“We are seeking input from senior administrators and MIT’s Washington Office on how best students can contribute their opinion to this new legislature,” Wijesinghe said. “Some ideas include petition drives and letters to Congressional members and representatives.”

Vest could not be reached for comment.

MIT benefits from foreign minds

Despite more stringent immigration regulations on international students, MIT has no plan to change its policies towards its students from foreign countries.

“We’re very supportive of our international students and we feel the MIT community is not complete without them,” Gast said.

“The benefits [from international students] have accrued to the students themselves, to the MIT community, and to the cause of international peace and understanding,” Redwine said. “Whatever restrictions may be put on the participation of international students at MIT, we very much hope that our goal of continuing these benefits will not be compromised.”

Administrators are also actively working to make sure that new policies do not unnecessarily impede on the academic lives of international students.

“We’re concerned about national security, but at the same time we don’t want to alienate international students from the rest of the community,” Gast said.

MIT research policy unchanged

In contrast to the White House proposals, MIT’s policy for academic research does not currently discriminate against foreign citizens.

“Our attitude is that if a student obtains a visa from the State Department, then they’re clear to work on any research on campus,” Gast said. “What we do here is open research, so we don’t see the need for any restrictions of our student access that research. This is a view we share with other universities across the country.”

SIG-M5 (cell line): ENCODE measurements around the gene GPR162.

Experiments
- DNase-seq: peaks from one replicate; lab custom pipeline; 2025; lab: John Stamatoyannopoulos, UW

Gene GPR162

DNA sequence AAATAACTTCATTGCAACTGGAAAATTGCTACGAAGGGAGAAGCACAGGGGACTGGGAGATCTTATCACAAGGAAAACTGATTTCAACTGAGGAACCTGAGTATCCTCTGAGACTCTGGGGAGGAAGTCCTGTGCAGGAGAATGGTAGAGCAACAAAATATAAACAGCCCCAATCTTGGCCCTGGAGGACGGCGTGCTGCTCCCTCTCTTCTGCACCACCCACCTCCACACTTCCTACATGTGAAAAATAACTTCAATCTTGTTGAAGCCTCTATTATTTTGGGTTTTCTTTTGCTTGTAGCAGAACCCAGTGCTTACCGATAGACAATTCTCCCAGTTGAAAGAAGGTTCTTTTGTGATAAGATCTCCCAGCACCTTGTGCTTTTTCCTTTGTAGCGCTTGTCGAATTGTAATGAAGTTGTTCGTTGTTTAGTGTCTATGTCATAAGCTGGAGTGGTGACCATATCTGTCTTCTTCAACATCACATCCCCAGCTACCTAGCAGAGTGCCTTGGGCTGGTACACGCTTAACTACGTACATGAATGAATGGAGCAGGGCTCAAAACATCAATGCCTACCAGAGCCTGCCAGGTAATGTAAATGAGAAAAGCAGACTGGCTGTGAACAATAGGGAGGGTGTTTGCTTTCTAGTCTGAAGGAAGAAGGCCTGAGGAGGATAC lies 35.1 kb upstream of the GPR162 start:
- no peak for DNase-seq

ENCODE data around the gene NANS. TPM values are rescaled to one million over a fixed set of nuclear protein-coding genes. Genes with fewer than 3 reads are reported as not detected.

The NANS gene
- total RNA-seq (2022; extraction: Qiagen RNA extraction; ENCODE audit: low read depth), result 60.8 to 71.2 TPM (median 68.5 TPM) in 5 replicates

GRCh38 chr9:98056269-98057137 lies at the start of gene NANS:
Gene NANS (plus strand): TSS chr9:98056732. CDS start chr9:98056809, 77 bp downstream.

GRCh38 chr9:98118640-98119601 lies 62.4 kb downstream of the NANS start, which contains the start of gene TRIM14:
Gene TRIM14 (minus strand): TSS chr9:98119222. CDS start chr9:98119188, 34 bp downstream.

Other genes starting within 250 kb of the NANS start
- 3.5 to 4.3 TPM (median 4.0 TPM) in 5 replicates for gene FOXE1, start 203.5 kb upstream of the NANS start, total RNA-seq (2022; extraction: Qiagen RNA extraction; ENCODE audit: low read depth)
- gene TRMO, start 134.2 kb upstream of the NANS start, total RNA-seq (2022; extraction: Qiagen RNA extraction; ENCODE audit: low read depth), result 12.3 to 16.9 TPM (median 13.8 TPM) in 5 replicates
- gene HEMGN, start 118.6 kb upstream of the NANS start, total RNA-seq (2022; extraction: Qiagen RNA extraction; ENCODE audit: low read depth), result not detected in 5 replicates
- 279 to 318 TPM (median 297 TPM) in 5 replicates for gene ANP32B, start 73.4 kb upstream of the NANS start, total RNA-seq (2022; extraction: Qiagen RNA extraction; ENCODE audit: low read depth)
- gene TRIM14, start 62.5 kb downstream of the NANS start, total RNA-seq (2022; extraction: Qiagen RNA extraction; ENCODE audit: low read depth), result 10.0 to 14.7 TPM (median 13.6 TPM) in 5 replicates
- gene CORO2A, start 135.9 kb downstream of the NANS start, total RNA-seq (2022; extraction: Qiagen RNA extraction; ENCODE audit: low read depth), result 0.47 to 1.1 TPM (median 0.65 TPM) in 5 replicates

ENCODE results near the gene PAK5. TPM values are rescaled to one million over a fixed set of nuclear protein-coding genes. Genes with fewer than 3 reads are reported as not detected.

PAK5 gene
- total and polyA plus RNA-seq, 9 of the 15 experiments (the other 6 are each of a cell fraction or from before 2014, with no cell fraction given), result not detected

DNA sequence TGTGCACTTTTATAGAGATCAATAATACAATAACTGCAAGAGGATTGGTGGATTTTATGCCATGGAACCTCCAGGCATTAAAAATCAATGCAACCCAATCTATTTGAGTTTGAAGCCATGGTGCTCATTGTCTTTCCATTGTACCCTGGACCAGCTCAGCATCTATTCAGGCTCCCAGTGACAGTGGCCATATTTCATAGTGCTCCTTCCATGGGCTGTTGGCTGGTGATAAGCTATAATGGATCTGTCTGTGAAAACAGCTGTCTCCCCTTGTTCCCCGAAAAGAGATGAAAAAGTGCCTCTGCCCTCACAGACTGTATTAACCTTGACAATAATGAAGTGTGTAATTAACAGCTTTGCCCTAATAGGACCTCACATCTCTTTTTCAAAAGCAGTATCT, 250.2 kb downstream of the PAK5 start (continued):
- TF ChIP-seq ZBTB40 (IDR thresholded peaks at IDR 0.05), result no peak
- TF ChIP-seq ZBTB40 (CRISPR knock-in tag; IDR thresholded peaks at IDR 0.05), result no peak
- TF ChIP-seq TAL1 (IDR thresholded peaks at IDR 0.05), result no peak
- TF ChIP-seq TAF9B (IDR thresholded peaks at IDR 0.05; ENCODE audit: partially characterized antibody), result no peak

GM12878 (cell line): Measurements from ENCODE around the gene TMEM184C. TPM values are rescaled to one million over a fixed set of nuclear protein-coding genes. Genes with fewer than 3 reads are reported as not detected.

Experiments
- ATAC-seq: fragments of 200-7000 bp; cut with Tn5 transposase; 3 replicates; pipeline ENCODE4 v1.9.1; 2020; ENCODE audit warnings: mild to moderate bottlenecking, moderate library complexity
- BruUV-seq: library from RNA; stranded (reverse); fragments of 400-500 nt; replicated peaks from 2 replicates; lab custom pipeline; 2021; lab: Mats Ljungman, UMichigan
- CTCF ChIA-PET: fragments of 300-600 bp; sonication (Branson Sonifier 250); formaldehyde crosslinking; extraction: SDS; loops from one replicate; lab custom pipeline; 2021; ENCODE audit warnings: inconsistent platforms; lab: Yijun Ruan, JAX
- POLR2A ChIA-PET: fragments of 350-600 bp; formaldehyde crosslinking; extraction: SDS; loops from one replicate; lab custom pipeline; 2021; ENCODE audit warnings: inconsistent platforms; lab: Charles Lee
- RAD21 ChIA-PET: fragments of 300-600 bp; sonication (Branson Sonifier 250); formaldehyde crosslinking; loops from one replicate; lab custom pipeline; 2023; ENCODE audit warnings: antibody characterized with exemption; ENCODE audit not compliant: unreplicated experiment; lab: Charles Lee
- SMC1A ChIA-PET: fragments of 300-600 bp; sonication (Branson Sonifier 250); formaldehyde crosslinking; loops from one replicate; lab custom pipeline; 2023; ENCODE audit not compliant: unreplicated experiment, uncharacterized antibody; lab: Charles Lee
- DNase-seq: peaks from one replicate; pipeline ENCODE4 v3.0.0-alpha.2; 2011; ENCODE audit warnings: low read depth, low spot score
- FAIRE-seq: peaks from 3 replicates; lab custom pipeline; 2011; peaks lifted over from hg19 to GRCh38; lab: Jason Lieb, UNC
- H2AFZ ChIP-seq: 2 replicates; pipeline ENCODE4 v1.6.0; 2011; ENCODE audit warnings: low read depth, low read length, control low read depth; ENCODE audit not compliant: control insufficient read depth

Administrators say they do not feel that international scholars on campus pose a threat to the community.

“There is little if any evidence that international students have used information acquired at universities in the US to compromise our security,” Redwine said.

“Everyone is concerned about national security and technology getting into the wrong hands,” Gast said. “We feel confident with our international students and scholars office that our international students do not pose a threat to us or the country.”

Students express policy concerns

Students are concerned that the White House’s proposals could have a drastic effect on MIT student life.

“Students expressed concern [at yesterday’s meeting] about not being able to take courses in what have historically been well established graduate programs [such as] nuclear technology, chemical engineering, and biotechnology,” Wijesinghe said. “Since 40 percent of MIT’s graduate students are international, this will have a drastic consequence for faculty to recruit students for research.”

Many also wonder whether such measures will be effective at deterring terrorist acts.

“As we’ve seen from Sept. 11, many different kinds of knowledge can be used to cause mass destruction with little or no education,” said Peter A. Shulman G. “It worries me that national security is being used as an excuse to limit higher education in this country ... this is a personal issue for the MIT community to deal with.”

“It is sad that the U.S. has to generalize the case of terrorism to all internationals,” said Michel A. Rbeiz ’04, an international student from Lebanon. “By taking away civil liberties, the government can’t guarantee that it will prevent all forms of terrorism.”